For quite a while now, I've been meaning to start posting a recipe of the week. I just wanted to pass along the great recipes I find. I thought I'd start with the bread recipe I hinted about a long time ago. I usually start the dough the night before, then knead and shape it in the morning. I bake it in the afternoon, and have delicious bread for dinner.
Almost No Knead Bread
Stir together 2 cups flour and 1 1/2 teaspoons salt. Add 1 cup sourdough start and 2/3 to 3/4 cups water. Stir together with wooden spoon until it forms a shaggy ball. Add a little more water if necessary to form dough. Cover top of bowl and let rise 8-18 hours. Transfer dough to lightly floured surface and knead 10-15 times. Shape into a ball or log shape and place on a sheet of parchment paper, seam side down. Spray with cooking spray and cover with plastic wrap. Let rise at least 2 hours, until double. 30 minutes before baking, place baking stone in oven on middle rack and heat to 500 degrees. Slit top of dough, and place on stone after it has heated for 30 minutes. Spray surface of bread lightly with water every minute for the first three minutes to prevent the crust from setting too quickly. Reduce heat to 425 and bake 30 minutes for round loaf or 20-25 minutes for log shape. Loaf should be a deep brown color, and should register about 210 degrees on an instant read thermometer. Remove from oven and let cook on wire rack.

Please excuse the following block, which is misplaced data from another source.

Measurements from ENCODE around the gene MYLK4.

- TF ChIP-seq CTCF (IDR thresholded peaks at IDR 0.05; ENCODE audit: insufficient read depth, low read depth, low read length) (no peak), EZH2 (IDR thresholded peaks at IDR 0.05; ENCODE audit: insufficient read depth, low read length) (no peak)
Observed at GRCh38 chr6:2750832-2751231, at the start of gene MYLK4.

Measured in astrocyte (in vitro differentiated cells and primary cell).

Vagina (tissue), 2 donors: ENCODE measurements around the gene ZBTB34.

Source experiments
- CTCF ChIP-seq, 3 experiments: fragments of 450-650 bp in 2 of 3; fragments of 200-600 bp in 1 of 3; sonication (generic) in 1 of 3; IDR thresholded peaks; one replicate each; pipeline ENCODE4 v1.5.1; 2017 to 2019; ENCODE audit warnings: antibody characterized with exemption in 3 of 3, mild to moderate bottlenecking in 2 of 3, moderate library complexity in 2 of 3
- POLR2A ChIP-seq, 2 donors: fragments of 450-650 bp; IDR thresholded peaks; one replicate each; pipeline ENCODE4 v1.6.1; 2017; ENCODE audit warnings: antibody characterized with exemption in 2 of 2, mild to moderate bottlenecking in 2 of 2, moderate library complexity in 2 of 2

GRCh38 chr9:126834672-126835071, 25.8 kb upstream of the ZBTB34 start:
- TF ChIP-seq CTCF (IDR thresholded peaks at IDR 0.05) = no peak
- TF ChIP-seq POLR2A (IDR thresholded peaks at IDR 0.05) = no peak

I modified my starter from one of those Amish Friendship bread starters that goes around. If you have one, just feed the starter with 1 cup water and 1 cup flour each time you use it, occasionally adding a pinch of sugar. You can keep the starter on the counter if you want it to grow faster, or keep it in the fridge if you only use it occasionally. I keep mine in a loose lidded plastic container in the fridge. If I want to make more bread at a time, I just feed my starter in larger amounts a couple days before I want to use it.
Martha Stewart Starter:
Mix 1 1/4 cups flour, 1/2 cup water and 1/4 teaspoon yeast to form a starter. Cover and let rest at cool room temperature until bubbling, 12-15 hours.
I haven't tried this method, but it should work. She also adds more yeast into her bread recipe, which would probably make it rise faster. I would probably double the recipe, and use half in my bread, and keep half to feed and use in the future. I would also start it a couple days in advance, because the longer it ferments, the better your flavor will be.
Combine flour and water, and let sit, uncovered, on the counter until it starts to bubble. I haven't tried this, so I don't know how long it will take. Supposedly it feeds on the natural yeast bacteria in the air and in the flour, so if any of you feel adventurous, let me know how it works.